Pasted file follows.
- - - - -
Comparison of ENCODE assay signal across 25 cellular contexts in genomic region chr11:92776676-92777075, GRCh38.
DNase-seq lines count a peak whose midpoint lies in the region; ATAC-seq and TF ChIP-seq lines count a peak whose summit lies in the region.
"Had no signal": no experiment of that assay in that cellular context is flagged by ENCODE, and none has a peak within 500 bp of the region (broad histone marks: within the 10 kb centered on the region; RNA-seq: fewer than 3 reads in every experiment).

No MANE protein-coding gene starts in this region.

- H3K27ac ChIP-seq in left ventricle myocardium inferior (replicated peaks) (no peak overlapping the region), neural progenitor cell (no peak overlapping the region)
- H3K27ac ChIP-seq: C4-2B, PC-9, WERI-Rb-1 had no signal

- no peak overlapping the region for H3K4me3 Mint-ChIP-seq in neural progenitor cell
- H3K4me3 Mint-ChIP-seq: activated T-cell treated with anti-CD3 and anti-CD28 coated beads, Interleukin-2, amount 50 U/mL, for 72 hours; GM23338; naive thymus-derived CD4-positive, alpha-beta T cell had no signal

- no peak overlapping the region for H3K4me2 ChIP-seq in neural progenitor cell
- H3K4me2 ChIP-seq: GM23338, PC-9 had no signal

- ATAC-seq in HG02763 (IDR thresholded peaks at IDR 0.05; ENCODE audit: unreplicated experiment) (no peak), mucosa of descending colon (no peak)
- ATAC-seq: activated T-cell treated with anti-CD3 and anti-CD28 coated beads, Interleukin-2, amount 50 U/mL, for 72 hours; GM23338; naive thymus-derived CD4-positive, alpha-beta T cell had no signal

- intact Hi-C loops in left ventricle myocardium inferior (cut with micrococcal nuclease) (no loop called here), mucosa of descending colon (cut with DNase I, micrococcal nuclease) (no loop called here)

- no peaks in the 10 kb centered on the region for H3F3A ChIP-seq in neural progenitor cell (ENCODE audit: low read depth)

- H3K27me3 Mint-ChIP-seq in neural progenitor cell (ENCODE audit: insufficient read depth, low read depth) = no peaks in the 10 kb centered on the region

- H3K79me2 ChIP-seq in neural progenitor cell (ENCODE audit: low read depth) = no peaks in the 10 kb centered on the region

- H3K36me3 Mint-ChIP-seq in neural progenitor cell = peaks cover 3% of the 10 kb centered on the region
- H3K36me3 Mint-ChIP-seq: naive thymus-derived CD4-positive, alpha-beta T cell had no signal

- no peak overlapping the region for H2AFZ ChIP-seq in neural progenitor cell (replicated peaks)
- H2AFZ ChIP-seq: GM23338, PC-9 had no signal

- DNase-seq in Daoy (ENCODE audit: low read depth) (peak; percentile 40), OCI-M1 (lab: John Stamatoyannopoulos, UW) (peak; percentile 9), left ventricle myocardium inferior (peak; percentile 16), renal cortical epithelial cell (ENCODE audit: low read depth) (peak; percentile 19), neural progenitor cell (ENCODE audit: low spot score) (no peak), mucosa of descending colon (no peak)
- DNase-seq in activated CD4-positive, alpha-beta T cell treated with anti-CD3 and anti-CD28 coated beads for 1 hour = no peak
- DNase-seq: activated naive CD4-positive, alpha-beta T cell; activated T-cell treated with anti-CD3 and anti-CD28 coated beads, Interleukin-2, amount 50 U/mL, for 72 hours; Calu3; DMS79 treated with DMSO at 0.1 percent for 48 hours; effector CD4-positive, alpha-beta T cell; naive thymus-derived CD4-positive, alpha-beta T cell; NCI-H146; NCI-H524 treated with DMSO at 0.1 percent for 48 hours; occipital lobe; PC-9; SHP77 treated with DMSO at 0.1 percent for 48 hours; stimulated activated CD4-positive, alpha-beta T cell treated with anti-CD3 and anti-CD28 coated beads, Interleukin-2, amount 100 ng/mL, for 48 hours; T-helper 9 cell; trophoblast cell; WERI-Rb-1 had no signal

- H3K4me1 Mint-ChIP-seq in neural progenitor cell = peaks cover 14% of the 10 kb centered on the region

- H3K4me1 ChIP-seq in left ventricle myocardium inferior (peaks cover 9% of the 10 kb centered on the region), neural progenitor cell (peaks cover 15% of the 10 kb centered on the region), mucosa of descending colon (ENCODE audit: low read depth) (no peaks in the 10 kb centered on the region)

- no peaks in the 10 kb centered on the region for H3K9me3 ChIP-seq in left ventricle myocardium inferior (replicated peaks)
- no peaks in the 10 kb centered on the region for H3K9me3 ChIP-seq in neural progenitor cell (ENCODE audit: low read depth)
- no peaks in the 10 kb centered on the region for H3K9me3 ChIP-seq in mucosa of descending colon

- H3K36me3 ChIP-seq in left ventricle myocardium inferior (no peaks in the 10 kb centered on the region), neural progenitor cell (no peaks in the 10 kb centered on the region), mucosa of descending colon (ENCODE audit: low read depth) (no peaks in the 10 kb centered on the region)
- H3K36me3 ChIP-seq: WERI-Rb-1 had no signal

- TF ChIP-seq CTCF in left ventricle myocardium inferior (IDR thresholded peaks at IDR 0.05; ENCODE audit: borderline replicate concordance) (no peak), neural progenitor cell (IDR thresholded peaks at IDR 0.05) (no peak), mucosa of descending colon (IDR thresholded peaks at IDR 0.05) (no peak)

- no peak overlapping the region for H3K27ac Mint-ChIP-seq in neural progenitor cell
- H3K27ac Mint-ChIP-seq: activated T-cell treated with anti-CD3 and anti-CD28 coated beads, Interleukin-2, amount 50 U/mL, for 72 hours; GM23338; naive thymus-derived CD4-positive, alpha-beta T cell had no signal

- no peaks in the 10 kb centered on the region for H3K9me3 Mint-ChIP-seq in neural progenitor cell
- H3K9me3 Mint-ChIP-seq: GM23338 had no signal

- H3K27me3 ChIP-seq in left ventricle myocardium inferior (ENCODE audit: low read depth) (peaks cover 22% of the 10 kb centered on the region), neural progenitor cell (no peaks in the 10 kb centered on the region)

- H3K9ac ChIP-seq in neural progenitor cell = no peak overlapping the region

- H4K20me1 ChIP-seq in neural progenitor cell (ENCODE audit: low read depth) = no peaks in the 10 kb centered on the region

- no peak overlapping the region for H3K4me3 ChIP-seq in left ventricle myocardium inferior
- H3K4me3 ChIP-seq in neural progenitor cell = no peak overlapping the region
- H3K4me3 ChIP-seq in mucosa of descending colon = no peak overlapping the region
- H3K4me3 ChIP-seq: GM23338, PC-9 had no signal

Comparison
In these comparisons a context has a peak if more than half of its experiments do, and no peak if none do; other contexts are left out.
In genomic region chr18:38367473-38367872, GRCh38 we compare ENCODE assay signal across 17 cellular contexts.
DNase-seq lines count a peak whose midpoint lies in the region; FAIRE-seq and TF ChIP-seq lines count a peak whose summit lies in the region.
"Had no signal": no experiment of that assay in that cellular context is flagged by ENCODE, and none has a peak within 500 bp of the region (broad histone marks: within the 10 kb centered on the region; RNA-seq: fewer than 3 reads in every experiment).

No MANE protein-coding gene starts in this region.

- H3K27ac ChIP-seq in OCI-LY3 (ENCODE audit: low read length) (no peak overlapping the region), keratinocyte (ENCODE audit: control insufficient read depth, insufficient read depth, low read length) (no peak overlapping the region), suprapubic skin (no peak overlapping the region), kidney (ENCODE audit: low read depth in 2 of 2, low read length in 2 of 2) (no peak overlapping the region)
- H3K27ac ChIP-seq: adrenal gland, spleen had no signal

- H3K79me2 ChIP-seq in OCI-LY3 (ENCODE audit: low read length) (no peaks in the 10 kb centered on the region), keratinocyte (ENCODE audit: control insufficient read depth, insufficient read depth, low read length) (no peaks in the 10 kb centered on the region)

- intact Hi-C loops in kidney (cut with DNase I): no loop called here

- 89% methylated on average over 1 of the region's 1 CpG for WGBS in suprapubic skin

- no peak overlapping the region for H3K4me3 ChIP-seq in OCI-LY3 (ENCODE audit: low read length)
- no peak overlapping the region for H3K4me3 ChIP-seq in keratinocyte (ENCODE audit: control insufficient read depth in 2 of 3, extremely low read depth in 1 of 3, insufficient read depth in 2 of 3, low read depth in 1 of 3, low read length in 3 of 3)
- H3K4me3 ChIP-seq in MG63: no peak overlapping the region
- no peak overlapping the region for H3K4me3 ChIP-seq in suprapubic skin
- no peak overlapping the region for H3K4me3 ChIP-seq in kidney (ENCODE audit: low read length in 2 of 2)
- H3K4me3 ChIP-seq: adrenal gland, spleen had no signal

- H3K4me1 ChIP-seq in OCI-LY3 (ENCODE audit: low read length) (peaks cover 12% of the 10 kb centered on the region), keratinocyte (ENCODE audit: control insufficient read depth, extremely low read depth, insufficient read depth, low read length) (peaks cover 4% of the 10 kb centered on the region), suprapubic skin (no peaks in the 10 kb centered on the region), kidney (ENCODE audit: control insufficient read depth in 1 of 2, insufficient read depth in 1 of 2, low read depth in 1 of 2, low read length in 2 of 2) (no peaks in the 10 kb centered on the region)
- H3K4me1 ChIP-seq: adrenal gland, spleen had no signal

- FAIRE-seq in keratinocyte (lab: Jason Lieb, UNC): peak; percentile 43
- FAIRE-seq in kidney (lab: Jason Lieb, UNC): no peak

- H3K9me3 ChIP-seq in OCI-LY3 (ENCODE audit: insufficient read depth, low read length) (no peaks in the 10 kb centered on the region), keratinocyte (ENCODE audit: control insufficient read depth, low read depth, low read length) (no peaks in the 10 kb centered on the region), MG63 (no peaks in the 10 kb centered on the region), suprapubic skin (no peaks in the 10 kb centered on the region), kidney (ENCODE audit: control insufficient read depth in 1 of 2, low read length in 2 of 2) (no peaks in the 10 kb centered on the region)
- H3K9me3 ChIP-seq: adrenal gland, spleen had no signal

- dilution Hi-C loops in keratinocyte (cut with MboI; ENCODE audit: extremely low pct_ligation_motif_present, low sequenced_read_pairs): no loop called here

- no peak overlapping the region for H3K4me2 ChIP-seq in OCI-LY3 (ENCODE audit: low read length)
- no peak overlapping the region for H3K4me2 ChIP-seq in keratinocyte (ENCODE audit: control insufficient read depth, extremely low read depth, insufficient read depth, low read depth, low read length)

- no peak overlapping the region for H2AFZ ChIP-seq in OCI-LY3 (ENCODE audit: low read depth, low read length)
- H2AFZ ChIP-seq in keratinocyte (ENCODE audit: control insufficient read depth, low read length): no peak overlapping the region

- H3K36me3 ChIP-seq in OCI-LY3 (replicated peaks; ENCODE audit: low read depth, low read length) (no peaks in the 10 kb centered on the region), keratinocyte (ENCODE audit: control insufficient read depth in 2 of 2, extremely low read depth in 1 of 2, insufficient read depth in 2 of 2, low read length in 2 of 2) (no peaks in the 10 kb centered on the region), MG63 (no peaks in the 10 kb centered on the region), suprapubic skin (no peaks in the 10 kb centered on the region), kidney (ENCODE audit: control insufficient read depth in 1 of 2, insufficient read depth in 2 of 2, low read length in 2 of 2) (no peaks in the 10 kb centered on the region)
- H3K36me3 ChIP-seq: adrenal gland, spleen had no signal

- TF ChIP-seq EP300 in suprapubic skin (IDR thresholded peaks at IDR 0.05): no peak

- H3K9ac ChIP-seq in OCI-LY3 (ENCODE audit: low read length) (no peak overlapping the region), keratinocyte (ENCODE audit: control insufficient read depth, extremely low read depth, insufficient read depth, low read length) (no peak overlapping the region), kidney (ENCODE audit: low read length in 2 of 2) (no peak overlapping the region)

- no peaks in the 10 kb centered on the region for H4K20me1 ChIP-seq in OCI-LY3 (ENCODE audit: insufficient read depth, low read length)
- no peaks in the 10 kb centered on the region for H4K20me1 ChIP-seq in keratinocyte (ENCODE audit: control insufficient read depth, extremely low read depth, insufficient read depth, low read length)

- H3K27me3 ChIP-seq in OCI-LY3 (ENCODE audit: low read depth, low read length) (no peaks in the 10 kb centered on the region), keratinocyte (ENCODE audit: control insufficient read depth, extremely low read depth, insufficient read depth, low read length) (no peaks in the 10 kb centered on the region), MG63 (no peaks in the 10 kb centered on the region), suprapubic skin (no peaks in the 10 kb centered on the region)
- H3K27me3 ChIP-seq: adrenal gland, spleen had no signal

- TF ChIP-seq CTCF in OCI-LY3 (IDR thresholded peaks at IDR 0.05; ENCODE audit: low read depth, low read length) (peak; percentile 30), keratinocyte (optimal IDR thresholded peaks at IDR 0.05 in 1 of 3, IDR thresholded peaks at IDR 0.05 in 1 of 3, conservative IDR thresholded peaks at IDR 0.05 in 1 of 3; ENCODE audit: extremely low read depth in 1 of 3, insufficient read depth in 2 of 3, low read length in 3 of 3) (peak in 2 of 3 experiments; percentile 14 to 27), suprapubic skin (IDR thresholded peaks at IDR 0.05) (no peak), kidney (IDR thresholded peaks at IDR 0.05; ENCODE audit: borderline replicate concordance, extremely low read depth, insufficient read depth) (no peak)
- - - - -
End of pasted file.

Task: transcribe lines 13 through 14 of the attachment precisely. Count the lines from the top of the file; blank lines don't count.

- intact Hi-C loops in left ventricle myocardium inferior (cut with micrococcal nuclease) (no loop called here), mucosa of descending colon (cut with DNase I, micrococcal nuclease) (no loop called here)

- no peaks in the 10 kb centered on the region for H3F3A ChIP-seq in neural progenitor cell (ENCODE audit: low read depth)